Matters of the Heart: FY2018 Code Changes Impacting Heart Failure

C. Matheson, RHIA, CCS CDI Leave a Comment

Heart failure is a serious medical condition that an estimated 5.7 million Americans are diagnosed with.  This is a condition that occurs when the heart muscle cannot pump enough blood and oxygen needed by the body to support the other organs.  According to the Center for Disease Control, the national estimated cost to treat heart failure is nearly $31 billion each year.  As new technology and advancements in treatment progresses, ICD-10-CM and PCS changes can keep up the pace to appropriately categorize and capture accurate disease data. FY2018 ICD-10-CM code changes brought forth an onslaught of new and revised codes.  One diagnosis category to receive updates and new expansion is in Heart Failure.  This brief article will discuss the high level changes impacting heart failure coding.

A new subcategory was created to uniquely identify several different types of heart failure.   I50.8, Other Heart Failure, was created to delineate other very specific cases of heart failure, such as these below:

  • I50.810 Right heart failure, unspecified
  • I50.811 Acute right heart failure
  • I50.812 Chronic right heart failure
  • I50.813 Acute on chronic right heart failure
  • I50.814 Right heart failure due to left heart failure
  • I50.82 Biventricular heart failure
  • I50.83 High Output heart failure
  • I50.84 End Stage heart failure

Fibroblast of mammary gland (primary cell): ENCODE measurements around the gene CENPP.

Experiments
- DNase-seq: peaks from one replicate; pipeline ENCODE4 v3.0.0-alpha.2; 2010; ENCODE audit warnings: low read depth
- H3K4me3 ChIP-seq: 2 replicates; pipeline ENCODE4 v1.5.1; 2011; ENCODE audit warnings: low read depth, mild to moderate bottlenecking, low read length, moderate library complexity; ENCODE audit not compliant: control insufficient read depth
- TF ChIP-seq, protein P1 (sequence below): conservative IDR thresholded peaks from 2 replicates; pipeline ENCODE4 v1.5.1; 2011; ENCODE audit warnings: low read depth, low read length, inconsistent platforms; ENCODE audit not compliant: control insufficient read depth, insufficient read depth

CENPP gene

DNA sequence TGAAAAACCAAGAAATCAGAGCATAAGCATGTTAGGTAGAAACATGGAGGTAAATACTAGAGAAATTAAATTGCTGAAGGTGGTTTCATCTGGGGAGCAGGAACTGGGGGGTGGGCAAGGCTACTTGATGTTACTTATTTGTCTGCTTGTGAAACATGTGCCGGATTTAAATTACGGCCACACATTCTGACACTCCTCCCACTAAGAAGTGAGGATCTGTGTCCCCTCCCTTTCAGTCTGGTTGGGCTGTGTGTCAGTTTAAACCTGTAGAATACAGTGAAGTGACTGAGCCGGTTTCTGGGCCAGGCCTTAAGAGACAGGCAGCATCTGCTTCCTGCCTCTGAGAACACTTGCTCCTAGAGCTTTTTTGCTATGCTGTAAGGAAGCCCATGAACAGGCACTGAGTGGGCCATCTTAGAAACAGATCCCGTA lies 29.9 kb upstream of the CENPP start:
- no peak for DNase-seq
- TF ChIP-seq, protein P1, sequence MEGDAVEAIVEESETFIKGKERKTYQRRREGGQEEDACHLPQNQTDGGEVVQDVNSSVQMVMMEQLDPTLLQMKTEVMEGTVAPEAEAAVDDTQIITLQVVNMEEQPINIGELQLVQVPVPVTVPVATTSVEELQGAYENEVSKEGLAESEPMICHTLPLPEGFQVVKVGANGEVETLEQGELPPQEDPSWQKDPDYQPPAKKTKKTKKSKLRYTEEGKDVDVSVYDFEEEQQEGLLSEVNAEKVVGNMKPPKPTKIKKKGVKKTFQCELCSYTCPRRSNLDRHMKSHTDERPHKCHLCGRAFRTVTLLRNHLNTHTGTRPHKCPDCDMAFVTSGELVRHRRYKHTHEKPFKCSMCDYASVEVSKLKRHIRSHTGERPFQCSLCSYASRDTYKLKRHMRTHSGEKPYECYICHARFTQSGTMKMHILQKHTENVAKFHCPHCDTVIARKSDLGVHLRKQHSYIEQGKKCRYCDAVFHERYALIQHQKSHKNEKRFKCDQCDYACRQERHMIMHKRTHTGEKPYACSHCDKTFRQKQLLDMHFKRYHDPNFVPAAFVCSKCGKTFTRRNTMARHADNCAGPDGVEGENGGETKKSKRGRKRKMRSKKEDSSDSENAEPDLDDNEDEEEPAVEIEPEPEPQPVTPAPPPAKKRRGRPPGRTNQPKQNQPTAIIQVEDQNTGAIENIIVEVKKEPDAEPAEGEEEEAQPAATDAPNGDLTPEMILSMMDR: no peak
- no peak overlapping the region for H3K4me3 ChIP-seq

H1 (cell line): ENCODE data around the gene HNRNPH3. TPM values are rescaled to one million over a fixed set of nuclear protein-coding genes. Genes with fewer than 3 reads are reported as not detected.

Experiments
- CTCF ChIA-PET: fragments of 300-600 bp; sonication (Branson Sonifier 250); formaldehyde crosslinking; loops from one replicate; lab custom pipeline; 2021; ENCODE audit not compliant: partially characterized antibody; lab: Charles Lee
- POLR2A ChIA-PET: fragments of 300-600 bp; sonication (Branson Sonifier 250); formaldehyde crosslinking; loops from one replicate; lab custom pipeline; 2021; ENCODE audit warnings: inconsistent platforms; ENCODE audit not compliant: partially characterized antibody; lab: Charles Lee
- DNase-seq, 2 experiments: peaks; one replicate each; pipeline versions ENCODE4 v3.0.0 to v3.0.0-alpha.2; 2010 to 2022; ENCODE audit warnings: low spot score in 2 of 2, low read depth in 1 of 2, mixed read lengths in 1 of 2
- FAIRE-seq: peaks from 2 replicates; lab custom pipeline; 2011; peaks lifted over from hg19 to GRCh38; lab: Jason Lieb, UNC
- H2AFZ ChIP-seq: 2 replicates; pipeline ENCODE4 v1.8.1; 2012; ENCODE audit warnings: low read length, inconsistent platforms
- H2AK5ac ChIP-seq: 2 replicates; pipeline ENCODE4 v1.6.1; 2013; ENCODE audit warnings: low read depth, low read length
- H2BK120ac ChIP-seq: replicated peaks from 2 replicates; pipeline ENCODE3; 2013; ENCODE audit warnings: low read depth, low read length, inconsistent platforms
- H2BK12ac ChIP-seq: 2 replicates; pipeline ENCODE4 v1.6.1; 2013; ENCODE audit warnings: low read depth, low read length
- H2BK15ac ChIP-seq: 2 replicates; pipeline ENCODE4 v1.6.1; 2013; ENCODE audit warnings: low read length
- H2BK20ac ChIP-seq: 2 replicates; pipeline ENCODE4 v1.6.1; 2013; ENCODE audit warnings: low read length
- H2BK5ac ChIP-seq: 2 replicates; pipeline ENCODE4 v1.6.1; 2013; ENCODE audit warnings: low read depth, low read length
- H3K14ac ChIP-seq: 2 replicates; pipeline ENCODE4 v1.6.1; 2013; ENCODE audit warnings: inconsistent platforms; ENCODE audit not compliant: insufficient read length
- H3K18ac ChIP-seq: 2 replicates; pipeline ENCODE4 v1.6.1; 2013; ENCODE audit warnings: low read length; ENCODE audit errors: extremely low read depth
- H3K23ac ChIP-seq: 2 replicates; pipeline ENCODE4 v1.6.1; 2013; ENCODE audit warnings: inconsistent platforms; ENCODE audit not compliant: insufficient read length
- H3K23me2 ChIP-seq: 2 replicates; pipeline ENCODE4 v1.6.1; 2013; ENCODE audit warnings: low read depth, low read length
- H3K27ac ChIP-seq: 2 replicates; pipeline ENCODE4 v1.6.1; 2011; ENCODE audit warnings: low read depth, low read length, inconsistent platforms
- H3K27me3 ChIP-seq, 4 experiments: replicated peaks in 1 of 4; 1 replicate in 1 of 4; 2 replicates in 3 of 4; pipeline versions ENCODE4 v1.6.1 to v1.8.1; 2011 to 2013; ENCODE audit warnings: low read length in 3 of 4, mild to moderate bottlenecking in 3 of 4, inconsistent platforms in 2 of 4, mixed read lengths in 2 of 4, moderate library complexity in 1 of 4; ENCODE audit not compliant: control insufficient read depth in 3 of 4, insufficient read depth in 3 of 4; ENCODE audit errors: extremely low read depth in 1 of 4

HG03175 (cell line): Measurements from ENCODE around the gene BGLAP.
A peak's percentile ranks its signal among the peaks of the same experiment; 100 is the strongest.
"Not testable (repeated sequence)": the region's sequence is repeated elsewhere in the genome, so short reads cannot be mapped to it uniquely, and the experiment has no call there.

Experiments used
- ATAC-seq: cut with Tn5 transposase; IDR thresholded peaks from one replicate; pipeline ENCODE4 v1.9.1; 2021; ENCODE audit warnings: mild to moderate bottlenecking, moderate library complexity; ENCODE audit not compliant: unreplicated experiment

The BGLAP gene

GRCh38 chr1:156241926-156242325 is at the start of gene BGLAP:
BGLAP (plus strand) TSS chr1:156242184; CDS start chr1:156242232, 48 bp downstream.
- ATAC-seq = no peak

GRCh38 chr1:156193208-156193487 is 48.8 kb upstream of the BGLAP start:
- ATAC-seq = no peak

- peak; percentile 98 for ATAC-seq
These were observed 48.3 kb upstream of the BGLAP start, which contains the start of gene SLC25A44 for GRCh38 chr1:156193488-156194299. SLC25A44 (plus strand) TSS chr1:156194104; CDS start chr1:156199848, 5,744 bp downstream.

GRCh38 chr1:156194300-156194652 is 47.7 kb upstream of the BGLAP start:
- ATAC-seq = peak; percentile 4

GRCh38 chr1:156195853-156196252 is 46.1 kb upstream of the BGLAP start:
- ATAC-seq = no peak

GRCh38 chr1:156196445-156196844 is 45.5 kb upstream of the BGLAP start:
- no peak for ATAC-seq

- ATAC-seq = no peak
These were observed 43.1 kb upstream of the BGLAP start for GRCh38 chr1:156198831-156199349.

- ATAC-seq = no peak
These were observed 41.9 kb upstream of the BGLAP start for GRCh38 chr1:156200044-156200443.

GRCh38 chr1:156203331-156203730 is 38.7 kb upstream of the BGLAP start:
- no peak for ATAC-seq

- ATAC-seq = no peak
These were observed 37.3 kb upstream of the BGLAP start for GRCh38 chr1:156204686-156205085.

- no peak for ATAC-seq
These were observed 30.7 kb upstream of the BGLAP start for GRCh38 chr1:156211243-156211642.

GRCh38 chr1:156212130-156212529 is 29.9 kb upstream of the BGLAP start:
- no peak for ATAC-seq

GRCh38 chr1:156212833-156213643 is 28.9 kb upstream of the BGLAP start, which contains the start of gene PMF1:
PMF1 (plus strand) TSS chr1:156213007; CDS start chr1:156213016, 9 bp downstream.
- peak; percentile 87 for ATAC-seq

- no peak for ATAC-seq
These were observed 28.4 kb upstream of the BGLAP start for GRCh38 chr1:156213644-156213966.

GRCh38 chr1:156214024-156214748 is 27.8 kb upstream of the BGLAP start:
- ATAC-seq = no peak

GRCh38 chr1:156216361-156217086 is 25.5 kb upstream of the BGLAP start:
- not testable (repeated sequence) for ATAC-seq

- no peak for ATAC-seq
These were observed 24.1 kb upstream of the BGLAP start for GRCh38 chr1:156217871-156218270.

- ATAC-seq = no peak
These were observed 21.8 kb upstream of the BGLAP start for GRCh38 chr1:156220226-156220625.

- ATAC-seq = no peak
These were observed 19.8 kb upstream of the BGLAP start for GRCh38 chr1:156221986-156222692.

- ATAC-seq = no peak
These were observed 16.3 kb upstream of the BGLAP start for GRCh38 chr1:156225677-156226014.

Pure right heart failure can now be separately identified from unspecified or left heart failure. According to the American Heart Association (AHA) and the American College of Cardiology (ACC), heart failure is classified into stages.  End stage heart failure, which affects approximately 10% of the heart failure population, can now be separately identified via the use of ICD-10-CM code I50.84.  It falls into AHA and ACC stage D.  Another frequent classification for Heart Failure is the New York Health Association (NYHA) functional classifications and end stage heart failure is generally classified as III or IV, depending on limitations in physical activity.  End stage heart failure is important to separately identify as medical resources to treat are extensive and typically other conventional heart failure therapies and management of the patients symptoms no longer work. Use caution when reviewing documentation and coding for heart failure and always reference your coding guidelines and ICD-10-CM coding book for inclusion terms and exclusion notes.

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